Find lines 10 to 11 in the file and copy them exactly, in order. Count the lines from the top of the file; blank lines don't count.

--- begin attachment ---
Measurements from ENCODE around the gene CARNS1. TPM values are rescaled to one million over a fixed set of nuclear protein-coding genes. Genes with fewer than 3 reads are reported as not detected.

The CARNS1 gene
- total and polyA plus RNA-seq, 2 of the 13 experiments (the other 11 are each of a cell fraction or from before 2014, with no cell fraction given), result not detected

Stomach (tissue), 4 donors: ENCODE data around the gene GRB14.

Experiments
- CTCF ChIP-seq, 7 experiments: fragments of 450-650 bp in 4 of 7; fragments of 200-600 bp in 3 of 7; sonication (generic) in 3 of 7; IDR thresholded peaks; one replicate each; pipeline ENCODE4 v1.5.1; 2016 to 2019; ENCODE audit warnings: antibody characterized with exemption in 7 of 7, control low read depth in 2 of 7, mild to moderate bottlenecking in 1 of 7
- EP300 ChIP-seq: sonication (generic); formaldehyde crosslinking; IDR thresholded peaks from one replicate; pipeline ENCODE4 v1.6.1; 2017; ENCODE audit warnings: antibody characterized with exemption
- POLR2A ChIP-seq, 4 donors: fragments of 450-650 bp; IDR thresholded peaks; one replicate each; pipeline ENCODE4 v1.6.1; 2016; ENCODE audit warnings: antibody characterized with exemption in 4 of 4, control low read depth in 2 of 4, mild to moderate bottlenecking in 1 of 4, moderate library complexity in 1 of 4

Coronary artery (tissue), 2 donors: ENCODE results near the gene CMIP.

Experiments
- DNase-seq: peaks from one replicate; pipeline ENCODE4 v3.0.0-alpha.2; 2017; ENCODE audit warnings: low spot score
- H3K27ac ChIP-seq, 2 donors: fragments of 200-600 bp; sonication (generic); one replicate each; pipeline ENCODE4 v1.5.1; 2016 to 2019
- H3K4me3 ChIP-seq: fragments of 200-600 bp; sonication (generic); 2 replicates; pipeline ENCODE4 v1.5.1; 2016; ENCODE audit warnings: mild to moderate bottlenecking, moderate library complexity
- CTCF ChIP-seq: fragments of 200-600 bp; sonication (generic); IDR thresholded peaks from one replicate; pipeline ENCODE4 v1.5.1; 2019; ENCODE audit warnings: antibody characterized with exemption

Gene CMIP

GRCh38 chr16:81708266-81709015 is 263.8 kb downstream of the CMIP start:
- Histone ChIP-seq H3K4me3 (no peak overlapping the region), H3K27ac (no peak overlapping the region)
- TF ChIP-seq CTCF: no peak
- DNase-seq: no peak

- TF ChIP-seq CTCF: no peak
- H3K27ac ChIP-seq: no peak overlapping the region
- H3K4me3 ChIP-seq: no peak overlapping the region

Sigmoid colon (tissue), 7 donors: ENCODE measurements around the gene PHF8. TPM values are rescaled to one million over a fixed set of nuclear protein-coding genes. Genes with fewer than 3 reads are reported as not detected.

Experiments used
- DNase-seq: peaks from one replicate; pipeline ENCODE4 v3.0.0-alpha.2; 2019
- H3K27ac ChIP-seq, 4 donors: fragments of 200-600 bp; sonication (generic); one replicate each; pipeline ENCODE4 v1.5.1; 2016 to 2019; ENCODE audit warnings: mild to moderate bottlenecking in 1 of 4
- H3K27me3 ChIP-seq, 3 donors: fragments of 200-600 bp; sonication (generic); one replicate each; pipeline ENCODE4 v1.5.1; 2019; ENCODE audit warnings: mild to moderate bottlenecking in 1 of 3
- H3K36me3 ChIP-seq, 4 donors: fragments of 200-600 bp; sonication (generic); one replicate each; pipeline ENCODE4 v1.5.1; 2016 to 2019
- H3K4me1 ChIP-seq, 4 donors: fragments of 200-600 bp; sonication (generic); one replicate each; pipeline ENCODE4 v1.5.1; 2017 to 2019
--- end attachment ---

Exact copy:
Experiments
- DNase-seq: peaks from one replicate; pipeline ENCODE4 v3.0.0-alpha.2; 2017; ENCODE audit warnings: low spot score